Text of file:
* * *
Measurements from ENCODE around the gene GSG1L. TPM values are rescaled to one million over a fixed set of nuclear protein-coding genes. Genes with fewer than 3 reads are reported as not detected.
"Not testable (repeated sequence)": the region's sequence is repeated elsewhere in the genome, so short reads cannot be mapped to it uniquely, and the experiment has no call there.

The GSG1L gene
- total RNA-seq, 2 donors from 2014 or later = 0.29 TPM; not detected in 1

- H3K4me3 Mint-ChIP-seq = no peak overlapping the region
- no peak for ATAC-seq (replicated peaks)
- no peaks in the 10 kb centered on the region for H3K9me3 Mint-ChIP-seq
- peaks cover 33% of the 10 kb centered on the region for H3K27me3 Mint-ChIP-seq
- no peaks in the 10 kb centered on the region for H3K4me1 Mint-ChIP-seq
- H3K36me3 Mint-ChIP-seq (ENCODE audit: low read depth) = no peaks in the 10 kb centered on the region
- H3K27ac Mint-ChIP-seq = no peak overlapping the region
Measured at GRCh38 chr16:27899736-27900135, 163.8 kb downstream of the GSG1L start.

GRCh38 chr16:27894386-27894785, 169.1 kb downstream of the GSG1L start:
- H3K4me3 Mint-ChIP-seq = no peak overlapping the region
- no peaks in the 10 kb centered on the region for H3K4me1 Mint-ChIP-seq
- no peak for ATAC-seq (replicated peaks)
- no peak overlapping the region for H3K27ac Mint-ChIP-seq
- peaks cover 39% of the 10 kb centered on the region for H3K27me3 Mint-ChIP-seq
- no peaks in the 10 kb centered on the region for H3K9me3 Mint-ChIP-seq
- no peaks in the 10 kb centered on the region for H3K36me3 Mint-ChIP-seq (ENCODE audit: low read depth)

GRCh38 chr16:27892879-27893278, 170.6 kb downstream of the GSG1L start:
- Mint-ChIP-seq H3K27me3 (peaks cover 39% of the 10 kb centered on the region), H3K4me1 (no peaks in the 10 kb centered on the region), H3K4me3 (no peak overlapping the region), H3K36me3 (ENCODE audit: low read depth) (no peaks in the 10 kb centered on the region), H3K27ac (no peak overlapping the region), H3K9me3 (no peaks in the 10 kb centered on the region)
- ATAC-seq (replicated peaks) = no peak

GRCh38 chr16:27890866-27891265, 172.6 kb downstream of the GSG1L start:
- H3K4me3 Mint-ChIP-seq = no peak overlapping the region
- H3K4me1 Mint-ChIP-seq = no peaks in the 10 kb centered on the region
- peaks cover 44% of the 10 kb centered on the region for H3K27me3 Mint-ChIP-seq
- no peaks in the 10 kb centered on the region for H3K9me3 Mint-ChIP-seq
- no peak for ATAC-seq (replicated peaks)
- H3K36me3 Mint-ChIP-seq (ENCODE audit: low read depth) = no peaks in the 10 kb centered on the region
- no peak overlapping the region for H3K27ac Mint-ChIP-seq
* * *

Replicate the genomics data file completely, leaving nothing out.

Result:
Measurements from ENCODE around the gene GSG1L. TPM values are rescaled to one million over a fixed set of nuclear protein-coding genes. Genes with fewer than 3 reads are reported as not detected.
"Not testable (repeated sequence)": the region's sequence is repeated elsewhere in the genome, so short reads cannot be mapped to it uniquely, and the experiment has no call there.

The GSG1L gene
- total RNA-seq, 2 donors from 2014 or later = 0.29 TPM; not detected in 1

- H3K4me3 Mint-ChIP-seq = no peak overlapping the region
- no peak for ATAC-seq (replicated peaks)
- no peaks in the 10 kb centered on the region for H3K9me3 Mint-ChIP-seq
- peaks cover 33% of the 10 kb centered on the region for H3K27me3 Mint-ChIP-seq
- no peaks in the 10 kb centered on the region for H3K4me1 Mint-ChIP-seq
- H3K36me3 Mint-ChIP-seq (ENCODE audit: low read depth) = no peaks in the 10 kb centered on the region
- H3K27ac Mint-ChIP-seq = no peak overlapping the region
Measured at GRCh38 chr16:27899736-27900135, 163.8 kb downstream of the GSG1L start.

GRCh38 chr16:27894386-27894785, 169.1 kb downstream of the GSG1L start:
- H3K4me3 Mint-ChIP-seq = no peak overlapping the region
- no peaks in the 10 kb centered on the region for H3K4me1 Mint-ChIP-seq
- no peak for ATAC-seq (replicated peaks)
- no peak overlapping the region for H3K27ac Mint-ChIP-seq
- peaks cover 39% of the 10 kb centered on the region for H3K27me3 Mint-ChIP-seq
- no peaks in the 10 kb centered on the region for H3K9me3 Mint-ChIP-seq
- no peaks in the 10 kb centered on the region for H3K36me3 Mint-ChIP-seq (ENCODE audit: low read depth)

GRCh38 chr16:27892879-27893278, 170.6 kb downstream of the GSG1L start:
- Mint-ChIP-seq H3K27me3 (peaks cover 39% of the 10 kb centered on the region), H3K4me1 (no peaks in the 10 kb centered on the region), H3K4me3 (no peak overlapping the region), H3K36me3 (ENCODE audit: low read depth) (no peaks in the 10 kb centered on the region), H3K27ac (no peak overlapping the region), H3K9me3 (no peaks in the 10 kb centered on the region)
- ATAC-seq (replicated peaks) = no peak

GRCh38 chr16:27890866-27891265, 172.6 kb downstream of the GSG1L start:
- H3K4me3 Mint-ChIP-seq = no peak overlapping the region
- H3K4me1 Mint-ChIP-seq = no peaks in the 10 kb centered on the region
- peaks cover 44% of the 10 kb centered on the region for H3K27me3 Mint-ChIP-seq
- no peaks in the 10 kb centered on the region for H3K9me3 Mint-ChIP-seq
- no peak for ATAC-seq (replicated peaks)
- H3K36me3 Mint-ChIP-seq (ENCODE audit: low read depth) = no peaks in the 10 kb centered on the region
- no peak overlapping the region for H3K27ac Mint-ChIP-seq